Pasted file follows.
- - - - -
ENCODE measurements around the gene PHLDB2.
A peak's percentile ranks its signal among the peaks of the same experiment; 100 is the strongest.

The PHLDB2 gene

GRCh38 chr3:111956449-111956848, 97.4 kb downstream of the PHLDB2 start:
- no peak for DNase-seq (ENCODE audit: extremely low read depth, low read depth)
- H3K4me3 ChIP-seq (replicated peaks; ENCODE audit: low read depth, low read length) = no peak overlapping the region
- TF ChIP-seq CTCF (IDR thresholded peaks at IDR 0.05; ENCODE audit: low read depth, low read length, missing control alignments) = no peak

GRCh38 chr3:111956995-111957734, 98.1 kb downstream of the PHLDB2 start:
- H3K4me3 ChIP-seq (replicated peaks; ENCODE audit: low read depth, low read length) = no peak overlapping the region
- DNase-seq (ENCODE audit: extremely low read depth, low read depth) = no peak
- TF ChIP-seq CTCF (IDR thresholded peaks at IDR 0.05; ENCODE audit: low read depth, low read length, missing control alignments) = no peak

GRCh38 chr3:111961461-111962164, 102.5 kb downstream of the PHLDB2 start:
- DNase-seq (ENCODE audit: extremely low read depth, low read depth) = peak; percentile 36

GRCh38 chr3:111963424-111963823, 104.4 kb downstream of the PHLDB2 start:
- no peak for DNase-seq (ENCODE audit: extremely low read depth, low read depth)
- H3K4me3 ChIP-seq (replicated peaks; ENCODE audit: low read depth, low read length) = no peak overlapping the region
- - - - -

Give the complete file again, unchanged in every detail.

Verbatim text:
ENCODE measurements around the gene PHLDB2.
A peak's percentile ranks its signal among the peaks of the same experiment; 100 is the strongest.

The PHLDB2 gene

GRCh38 chr3:111956449-111956848, 97.4 kb downstream of the PHLDB2 start:
- no peak for DNase-seq (ENCODE audit: extremely low read depth, low read depth)
- H3K4me3 ChIP-seq (replicated peaks; ENCODE audit: low read depth, low read length) = no peak overlapping the region
- TF ChIP-seq CTCF (IDR thresholded peaks at IDR 0.05; ENCODE audit: low read depth, low read length, missing control alignments) = no peak

GRCh38 chr3:111956995-111957734, 98.1 kb downstream of the PHLDB2 start:
- H3K4me3 ChIP-seq (replicated peaks; ENCODE audit: low read depth, low read length) = no peak overlapping the region
- DNase-seq (ENCODE audit: extremely low read depth, low read depth) = no peak
- TF ChIP-seq CTCF (IDR thresholded peaks at IDR 0.05; ENCODE audit: low read depth, low read length, missing control alignments) = no peak

GRCh38 chr3:111961461-111962164, 102.5 kb downstream of the PHLDB2 start:
- DNase-seq (ENCODE audit: extremely low read depth, low read depth) = peak; percentile 36

GRCh38 chr3:111963424-111963823, 104.4 kb downstream of the PHLDB2 start:
- no peak for DNase-seq (ENCODE audit: extremely low read depth, low read depth)
- H3K4me3 ChIP-seq (replicated peaks; ENCODE audit: low read depth, low read length) = no peak overlapping the region